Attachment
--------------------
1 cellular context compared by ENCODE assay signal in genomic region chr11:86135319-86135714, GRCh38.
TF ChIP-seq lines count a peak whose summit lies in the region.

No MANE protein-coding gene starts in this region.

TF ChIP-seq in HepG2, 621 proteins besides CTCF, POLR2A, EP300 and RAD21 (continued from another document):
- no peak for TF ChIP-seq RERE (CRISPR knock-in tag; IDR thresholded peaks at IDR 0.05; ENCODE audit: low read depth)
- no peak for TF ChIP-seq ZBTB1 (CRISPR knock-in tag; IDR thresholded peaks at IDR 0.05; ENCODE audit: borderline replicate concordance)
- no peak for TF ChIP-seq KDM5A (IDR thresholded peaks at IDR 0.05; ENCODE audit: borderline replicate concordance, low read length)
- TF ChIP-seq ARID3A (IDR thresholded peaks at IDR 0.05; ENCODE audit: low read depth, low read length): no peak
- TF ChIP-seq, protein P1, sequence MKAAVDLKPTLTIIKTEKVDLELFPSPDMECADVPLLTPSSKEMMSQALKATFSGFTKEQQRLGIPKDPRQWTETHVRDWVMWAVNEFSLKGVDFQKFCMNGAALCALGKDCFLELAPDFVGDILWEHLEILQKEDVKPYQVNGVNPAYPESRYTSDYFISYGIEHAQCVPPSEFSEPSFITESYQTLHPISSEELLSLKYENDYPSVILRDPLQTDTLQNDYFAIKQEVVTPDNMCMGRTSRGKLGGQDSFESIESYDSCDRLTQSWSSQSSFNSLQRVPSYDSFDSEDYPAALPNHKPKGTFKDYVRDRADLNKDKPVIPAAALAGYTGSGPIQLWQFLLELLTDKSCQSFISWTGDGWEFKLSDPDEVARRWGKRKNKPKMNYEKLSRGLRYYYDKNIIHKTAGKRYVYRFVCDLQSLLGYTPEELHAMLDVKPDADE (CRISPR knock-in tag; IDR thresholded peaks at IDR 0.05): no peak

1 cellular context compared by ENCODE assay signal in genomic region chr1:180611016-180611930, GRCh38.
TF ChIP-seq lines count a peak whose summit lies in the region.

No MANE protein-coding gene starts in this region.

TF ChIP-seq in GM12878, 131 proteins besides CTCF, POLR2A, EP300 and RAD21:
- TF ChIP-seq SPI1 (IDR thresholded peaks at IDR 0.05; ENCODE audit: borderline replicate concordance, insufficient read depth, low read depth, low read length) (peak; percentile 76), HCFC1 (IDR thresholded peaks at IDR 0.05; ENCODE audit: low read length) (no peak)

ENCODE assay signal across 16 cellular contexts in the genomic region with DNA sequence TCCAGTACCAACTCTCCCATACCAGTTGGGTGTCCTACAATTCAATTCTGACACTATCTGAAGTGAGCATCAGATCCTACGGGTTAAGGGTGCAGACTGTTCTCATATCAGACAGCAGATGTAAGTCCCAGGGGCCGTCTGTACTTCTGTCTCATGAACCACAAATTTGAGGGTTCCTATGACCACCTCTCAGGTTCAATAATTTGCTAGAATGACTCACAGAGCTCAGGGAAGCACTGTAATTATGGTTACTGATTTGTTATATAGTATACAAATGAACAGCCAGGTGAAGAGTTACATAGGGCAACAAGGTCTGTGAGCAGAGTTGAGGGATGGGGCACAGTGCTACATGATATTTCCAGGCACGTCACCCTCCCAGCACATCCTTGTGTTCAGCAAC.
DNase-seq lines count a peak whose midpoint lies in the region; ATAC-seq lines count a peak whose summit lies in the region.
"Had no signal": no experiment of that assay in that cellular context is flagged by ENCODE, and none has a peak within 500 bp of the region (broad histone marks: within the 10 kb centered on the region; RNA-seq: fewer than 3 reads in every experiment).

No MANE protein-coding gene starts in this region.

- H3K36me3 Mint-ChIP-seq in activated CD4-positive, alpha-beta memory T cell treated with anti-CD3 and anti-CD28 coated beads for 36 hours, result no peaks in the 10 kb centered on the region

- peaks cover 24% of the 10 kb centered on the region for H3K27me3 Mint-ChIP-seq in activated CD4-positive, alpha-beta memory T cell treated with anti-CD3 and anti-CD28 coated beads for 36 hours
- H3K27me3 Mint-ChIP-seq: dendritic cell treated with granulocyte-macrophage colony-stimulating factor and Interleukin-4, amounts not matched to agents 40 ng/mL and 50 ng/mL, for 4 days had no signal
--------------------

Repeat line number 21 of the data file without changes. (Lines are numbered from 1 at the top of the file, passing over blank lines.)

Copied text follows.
- H3K27me3 Mint-ChIP-seq: dendritic cell treated with granulocyte-macrophage colony-stimulating factor and Interleukin-4, amounts not matched to agents 40 ng/mL and 50 ng/mL, for 4 days had no signal